MACON – There were times when his father seemed to move like a runaway train through the tight turns of Macon Speedway.
Fast, shrewd and with an encyclopedic knowledge of the fifth-mile dirt oval, Bob Pierce used that local knowledge to his advantage.
Four times between 1983 and 2001 Bob Pierce ripped through the field to win the Herald & Review 100, Central Illinois’ showcase late model stock car race each summer. So perhaps it’s no surprise that his son, 19-year-old Bobby Pierce, is a runaway train this summer. Bobby Pierce will be the strong favorite in the 36th annual Herald & Review 100 tonight at Macon Speedway.
He’s been a relentless force thus far in the UMP Dirt Car Summer Nationals “Hell Tour,” having won seven of the 14 races contested through Tuesday.
That includes Pierce’s dramatic last-lap pass Monday to win at LaSalle Speedway.
Pierce is the only driver on the Tour to have won more than twice, so he has been established as the favorite everywhere he goes. And if there is an enduring image to the Hell Tour so far this summer, it’s that of Pierce standing on the roof of his car, hands extended to the heavens, a signature post-race victory pose that just has to be driving the other drivers crazy.
That said, Bobby Pierce has yet to win a Herald & Review 100 and there will be other drivers in the field tonight who know what it feels like to hoist the trophy.
One of them – Moweaqua’s Shannon Babb – has won the event five times, claiming the checkered flag in 2006, 2009, 2011, 2013 and 2014. He’ll clearly have the home crowd behind him.
Ryan Unzicker of El Paso broke through against Babb and won the race last summer.
Ironically, finishing second to Bobby Pierce in Monday’s Fourth of July race at LaSalle was Gibson City veteran Kevin Weaver, who is a four-time Herald & Review 100 winner.
Weaver won his first Herald & Review 100 in 1991 and also won in 1992, 2002 and 2008.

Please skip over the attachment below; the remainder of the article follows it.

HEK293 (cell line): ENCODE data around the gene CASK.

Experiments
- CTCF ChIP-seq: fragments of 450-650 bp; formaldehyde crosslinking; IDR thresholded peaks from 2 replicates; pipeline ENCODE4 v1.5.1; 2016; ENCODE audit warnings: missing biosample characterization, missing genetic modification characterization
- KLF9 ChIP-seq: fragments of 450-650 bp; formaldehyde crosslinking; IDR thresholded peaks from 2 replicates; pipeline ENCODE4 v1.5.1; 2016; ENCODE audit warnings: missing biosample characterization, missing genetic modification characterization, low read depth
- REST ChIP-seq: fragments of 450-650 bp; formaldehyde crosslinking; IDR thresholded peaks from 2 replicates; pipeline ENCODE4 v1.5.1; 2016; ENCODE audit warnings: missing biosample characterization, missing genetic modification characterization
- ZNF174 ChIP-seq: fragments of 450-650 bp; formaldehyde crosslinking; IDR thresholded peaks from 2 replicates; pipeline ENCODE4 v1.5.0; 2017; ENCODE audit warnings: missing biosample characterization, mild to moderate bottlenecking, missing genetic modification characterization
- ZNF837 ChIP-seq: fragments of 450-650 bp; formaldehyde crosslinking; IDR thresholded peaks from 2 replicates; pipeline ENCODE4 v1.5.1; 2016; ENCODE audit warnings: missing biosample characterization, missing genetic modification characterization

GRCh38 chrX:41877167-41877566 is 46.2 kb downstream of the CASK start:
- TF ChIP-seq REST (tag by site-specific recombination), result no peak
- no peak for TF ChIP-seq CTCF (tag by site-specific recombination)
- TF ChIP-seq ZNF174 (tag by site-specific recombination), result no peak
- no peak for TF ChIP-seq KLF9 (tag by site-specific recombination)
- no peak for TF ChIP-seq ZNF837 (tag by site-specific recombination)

“It was awesome,” Pierce said of Monday’s victory over Weaver. “I think this was my first last-lap, last-corner pass to win a race. Me and Kevin had an awesome race.”
Pierce made his move after a final caution came out with four laps to go.
“Starting 12th, I didn’t think I’d get through there that early, but the bottom (of the track) was just so good,” he said. “I thought about the middle to the top and I tested it on the caution, just warming up the wires.
“It felt like it was kind of loose up there. About a lap-and-a-half to go, my dad motioned me up and I was like, ‘Well, I’ll try it out.’ And it worked.”
Another solid bet tonight should be Jason Feger of Bloomington, who broke through Tuesday night and led wire-to-wire to claim the checkered flag at Dougherty Speedway in Boswell, Ind.
Feger has now moved into second place in the Summer Nationals points standings.
Over the years, the race has consistently drawn some of the top late model stock car drivers in the country and past winners have included a number from out of state.
But recently, the track has been kind to in-state drivers. The last 11 Herald & Review 100 winners have all hailed from the Land of Lincoln. And that won’t hurt Pierce, who is from Oakwood, near Danville.
Other drivers who have won this summer on the Hell Tour are Billy Moyer of Batesville, Ark. (twice), Dennis Erb, Jr. of Carpentersville, Brandon Sheppard of New Berlin, Unzicker and Feger.
Tonight's 100-lap feature race will pay $5,000 to win.
Also in action tonight will be the Summit National Modified Tour. Like the Hell Tour for late model stock cars, the Summit Tour is a grueling one-month circuit. The points leader so far is Nick Hoffman of Mooresville, N.C., formerly of the St. Louis area.
Hoffman is followed in the modified points standings by Ray Bollinger of Kewanee (a regular at Lincoln Speedway).
Former NASCAR drivers Kenny Wallace and Ken Schrader, who are co-owners of Macon Speedway, also plan to compete in the modified race.
The other division to race at Macon tonight will be the B-Mods, led by current points leader Tim Hancock from Mount Olive.
Pit gates will open at 3 p.m., grandstands at 4. Hot laps will begin at 6 p.m., with qualifying to start at 6:30 and racing to begin at 7.
Grandstand admission is $25 for adults, $5 for children ages 11 and under.